'Putham Pudhu Kaalai' Review: Amazon Prime Video’s first Tamil anthology film is an interesting package of five short films

A Potpourri of Vestiges Review 

By Murtaza Ali Khan 

Ritu Varma in a still from second segment titled ‘Avarum Naanum – Avalum Naanum’

utham Pudhu Kaalai is an interesting package of five short films and like all package deals it has some pros and some cons. This is Amazon Prime Video’s first Tamil anthology film. The opening segment titled ‘Ilamai Idho Idho’ directed by Sudha Kongara is easily the best of the lot. It’s playfully bold and refreshing and provides the perfect start to the anthology. But it is a downslide here onwards with the fifth and final segment titled ‘Miracle’ directed by Karthik Subbaraj looking completely out of place in the anthology.

Each of the five short films revolves around the themes of love, fresh beginnings, hope, and chance—set and filmed during the countrywide lockdown imposed by the Indian government.

The aforementioned opening segment by Sudha Kongara features an aging man and a woman who lie to their respective children in order to date each other. But once they are together they start to feel young again as things begin to get a little naughty.

The second segment titled ‘Avarum Naanum – Avalum Naanum’ directed by Gautham Vasudev Menon tells the story of Kanna who reluctantly visits her grandpa during the lockdown. Her grandpa didn’t support her parents’ marriage and she has never been able to forgive him for that. She still tries to be nice to him but it’s just the silence before the storm.

The third segment titled ‘Coffee, Anyone?’ directed by Suhasini Maniratnam revolves around two sisters who visit their ailing mother during the lockdown. They get furious when they learn that their father has got her discharged from the hospital despite her being in a comatose state. What further complicates the matter further is the apathetic attitude of their estranged younger sister towards the family  

The fourth segment titled ‘Reunion’ directed by Rajiv Menon revolves around a musician with a drug problem who fortuitously reunites with his school friend. On learning that she is stranded because of the lockdown, the friend, a doctor, and his mother ask her to stay with them during the lockdown in order to avoid any possible risk. But things take a dramatic turn when they learn about her drug addiction.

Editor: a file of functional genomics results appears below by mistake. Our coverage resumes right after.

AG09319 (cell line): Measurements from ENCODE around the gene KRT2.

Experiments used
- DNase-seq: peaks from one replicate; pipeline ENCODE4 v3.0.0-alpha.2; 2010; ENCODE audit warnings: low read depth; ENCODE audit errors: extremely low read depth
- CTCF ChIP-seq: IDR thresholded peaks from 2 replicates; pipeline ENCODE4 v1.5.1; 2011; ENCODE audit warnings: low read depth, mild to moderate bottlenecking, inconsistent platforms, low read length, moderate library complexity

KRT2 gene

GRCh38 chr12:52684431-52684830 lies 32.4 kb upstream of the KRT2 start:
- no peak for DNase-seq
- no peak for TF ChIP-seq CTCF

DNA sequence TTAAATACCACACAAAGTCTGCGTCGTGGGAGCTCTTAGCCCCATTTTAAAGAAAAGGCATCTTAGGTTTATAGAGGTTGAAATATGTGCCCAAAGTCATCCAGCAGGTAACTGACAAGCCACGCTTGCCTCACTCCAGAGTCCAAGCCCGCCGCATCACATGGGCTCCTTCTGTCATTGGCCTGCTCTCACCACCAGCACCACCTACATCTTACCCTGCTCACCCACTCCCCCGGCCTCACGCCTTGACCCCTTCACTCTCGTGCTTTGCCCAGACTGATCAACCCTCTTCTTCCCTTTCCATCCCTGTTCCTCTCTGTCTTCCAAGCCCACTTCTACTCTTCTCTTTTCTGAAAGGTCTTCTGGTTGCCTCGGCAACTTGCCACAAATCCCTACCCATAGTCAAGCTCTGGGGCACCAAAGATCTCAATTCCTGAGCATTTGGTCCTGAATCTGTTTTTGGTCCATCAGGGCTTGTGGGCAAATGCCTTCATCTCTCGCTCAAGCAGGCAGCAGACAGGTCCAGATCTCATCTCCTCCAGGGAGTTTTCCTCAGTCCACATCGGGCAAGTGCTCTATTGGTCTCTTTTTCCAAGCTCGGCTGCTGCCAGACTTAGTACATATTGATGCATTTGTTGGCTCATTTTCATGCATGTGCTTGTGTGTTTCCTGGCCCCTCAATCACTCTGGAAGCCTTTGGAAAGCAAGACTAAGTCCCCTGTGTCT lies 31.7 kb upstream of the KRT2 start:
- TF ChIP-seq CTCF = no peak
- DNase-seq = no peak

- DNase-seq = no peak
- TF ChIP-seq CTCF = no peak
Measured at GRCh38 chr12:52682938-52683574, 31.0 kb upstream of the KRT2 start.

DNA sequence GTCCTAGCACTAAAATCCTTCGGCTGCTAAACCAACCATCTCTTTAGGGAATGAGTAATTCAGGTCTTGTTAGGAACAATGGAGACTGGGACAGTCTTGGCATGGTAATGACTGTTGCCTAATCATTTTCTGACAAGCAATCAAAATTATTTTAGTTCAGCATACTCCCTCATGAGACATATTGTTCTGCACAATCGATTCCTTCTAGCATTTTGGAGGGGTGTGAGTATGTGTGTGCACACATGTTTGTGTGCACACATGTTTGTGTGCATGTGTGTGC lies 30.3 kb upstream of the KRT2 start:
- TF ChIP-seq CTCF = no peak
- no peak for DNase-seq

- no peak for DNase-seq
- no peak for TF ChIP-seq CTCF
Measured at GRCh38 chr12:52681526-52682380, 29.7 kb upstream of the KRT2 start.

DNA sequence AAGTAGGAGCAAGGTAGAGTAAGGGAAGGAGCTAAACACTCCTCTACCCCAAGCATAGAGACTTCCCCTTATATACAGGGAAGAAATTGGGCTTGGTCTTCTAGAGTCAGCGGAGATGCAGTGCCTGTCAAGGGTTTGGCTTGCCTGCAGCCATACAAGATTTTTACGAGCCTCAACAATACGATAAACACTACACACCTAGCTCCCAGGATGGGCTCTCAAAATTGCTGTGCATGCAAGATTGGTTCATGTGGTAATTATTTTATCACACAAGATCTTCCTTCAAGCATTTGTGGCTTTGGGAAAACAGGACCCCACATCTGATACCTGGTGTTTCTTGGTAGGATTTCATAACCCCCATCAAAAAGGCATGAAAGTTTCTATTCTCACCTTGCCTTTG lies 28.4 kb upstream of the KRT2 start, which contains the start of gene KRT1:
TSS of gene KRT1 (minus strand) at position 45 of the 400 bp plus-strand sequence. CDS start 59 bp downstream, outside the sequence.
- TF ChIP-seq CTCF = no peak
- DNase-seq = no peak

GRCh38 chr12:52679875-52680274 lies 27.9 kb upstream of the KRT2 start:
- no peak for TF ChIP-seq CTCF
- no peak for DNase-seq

The aforementioned fifth and final segment revolves around two smalltime thieves desperately looking to turn their luck during the lockdown. It’s easily the darkest segment of the lot, and while it’s not bad, it looks completely out of place in the anthology.

The two veteran Malayalam actors, Jayaram and Urvashi, are a treat to watch as the aging paramours in the opening segment. They are well supported by their younger counterparts Kalidas Jayaram and Kalyani Priyadarshan.   

Ritu Varma delivers a memorable performance as the granddaughter in the second segment. MS Bhaskar as the grandfather is superb. Both actors share tender chemistry that makes the segment click.

The performances of Suhasini Maniratnam and Anu Hasan as the two caring sisters are the highlight of the third segment. Shruti Haasan fails to match their brilliance as the younger sister despite trying her best.

Andrea Jeremiah steals the thunder as the bubbly musician suffering from a drug problem in an otherwise flat segment directed by Rajiv Menon.

Bobby Simha’s performance is easily the best thing about the fifth segment.

Jayaram and Urvashi are absolutely mesmerizing to watch in ‘Ilamai Idho Idho’. The two veteran performers show their class. It’s really a masterstroke to use two younger actors to show their naughty sides. Every time they experience a high we get to see their younger selves (essayed by Kalidas Jayaram and Kalyani Priyadarshan) instead of what they look like in the present. The segment also features some beautiful song sequences which further elevate the mood.

It’s difficult to take one’s eyes off Ritu Varma once her character is introduced in Avarum Naanum – Avalum Naanum’. She is simply mesmerizing to watch as the granddaughter in the second segment and so is MS Bhaskar. The director cleverly uses photographs and voiceovers to build the narrative even before we get to see Kanna for the very first time. Almost all the scenes between Varma and Bhaskar are very powerful. The segment also features a delectable semi-classical composition ‘Kanna Thoodhu Po Da’ which serves as a perfect way to end the segment. 

‘Coffee, Anyone?’ succeeds in exploring the complexity of modern relationships really well. Sometimes we unknowingly hurt those we love and by the time we realize our mistake, it is already too late. It also exposes the absence of communication in relationships despite living in a world that’s highly connected thanks to the technological wonders. Also, it’s worth mentioning again that Suhasini Maniratnam and Anu Hasan are brilliant in their respective roles.

Rajiv Menon is always a very interesting filmmaker but ‘Reunion’ is mostly forgettable with the exception of Andrea Jeremiah’s layered performance that tugs at our heartstrings. Here is a girl who desperately wants to excel as a musician but at what price? 

It’s really surprising that the anthology even have a fifth segment. Karthik Subbaraj would have really done us a favor had he released ‘Miracle’ as a separate short film.

What we really miss are ore purposeful fourth and fifth segments.

Readers, please feel free to share your opinion by leaving your comments. As always your valuable thoughts are highly appreciated

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